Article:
“Honey, de white man is de ruler of everything as fur as Ah been able tub find out. Maybe it’s some place off in de ocean where de black man is in power, but we don’t know nothin’ but we see. So de white man throw down de load and tell de nigger man tuh pick it up. He pick it up because he have to, but he don’t tote it. He hand it to his womenfolks. De nigger woman is de mule uh de world so fur as Ah can see…” – Their Eyes Were Watching God by Zora Neale Hurston
I first was introduced to Zora Neale Hurston’s work in my senior year of high school. Sadly, at the time, I had little to no interest in it because I really felt that I couldn’t relate to what she was saying.
In college, I was given a novel entitled ‘Their Eyes Were Watching God’ and instantly fell in love with each word read.
In this book, Hurston focuses on a character named Janie Crawford and her life as an attractive young black woman in a time period where black women had “a place” in life. Grow up, get married, have kids, and kids repeat that same cycle. Janie always wanted more for life, but her grandmother who raised her, wanted Janie to understand that there was no sense in her wasting her time “wanting more”. As a black woman in that time period, wanting more was sure to lead to disappointment because that was not the black woman’s role.
“De nigger woman is de mule uh de world so fur as Ah can see…”
The line above is what I really want to focus this blog on. No one has ever been able to describe the plight of not only being Black, not only being a woman, but being a Black woman better than Hurston. Now, it is important to note that this book was written in 1937. Interesting that in the day and age of social networks,(i.e. twitter, specifically) that something written in 1937 never rang more true than it does in 2012. Hurston was not denigrating the Black woman, but instead praised her strengths of always being a reliable source of strength (ie the the mule). But why use the word, “mule”? Are there no other ways to describe strength? I believe mule was specifically used because they are most often overlooked, but ALWAYS needed. A small, but load-bearing animal (consider the time in which this novel was written, as well).
It seems that Black women have always endured this type of subjugation due to the more than evident sexism of Black men. Often times, this can be as horrendous as racism under white people. Whatever society dumps on Black men, it seems that inevitably Black women take the blame for, and get ostracized because of it.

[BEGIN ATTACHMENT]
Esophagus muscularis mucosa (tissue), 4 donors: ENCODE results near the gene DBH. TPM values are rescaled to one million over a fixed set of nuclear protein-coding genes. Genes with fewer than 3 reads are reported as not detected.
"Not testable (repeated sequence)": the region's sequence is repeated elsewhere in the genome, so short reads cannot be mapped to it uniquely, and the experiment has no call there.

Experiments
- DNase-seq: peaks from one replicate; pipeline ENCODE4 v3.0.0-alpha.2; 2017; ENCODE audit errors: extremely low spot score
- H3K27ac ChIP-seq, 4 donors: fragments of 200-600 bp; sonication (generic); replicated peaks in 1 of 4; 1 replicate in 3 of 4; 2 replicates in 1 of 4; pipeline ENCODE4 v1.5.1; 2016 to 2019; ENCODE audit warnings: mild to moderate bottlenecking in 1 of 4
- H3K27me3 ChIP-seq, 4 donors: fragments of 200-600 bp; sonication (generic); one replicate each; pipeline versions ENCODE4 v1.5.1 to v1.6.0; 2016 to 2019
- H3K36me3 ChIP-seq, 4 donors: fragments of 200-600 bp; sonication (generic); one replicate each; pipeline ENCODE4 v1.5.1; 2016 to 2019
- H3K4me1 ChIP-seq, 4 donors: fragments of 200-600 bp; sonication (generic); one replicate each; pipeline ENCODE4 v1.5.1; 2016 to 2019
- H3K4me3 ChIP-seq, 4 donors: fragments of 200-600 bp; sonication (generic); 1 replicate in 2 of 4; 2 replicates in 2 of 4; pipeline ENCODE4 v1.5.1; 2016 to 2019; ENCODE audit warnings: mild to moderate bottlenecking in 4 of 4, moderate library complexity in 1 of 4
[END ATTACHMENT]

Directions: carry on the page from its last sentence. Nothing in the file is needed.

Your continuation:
I find myself always pulling out my feminist cape when I log on twitter because without fail, it seems that Black women are always taking the brunt of the ire. Granted, twitter did not introduce me to the blatant bias, but it has introduced me to a widespread general opinion that the Black women “ain’t shit”. Women, in general, have been considered “the mules of the world” for a long time. Given burdens that no one else would carry, with outright expectations to carry them without complaint. And we do (oftentimes). Constant badgering of “ratchetness”, “being hoes”, “bitter”, “anger”, “spiteful”, “gold diggers”, “bad credit”… etc. etc. often makes me wonder “why the hell put up with us if we are so bad?”
Here are my thoughts: We, the black women, are “dealt with” because we are the only ones really “dealing with” Black men. Not to say that people don’t engage in the swirl from time to time and find happiness there, but Black women, for all our faults, remain loyal to the Black man (despite his faults). We can be relied on as that constant backbone although our pride is often beaten by the ones we support. And we are expected to continue supporting…regardless.
This is nothing written to point a finger to say who is wrong, but when confronted about why there is so much constant berating of Black women from Black men (who ironically come from black women) defenses go up and we, the black women, are attacked for speaking up against it.
This issue of the mistreatment of black women is nothing new. More often than not, most of us do bring it on ourselves because of lifestyle choices, etc. But does it ever end? Will it ever end?
*Note: If you haven’t, please read Zora Neale Hurstons “Their Eyes Were Watching God”!!!*
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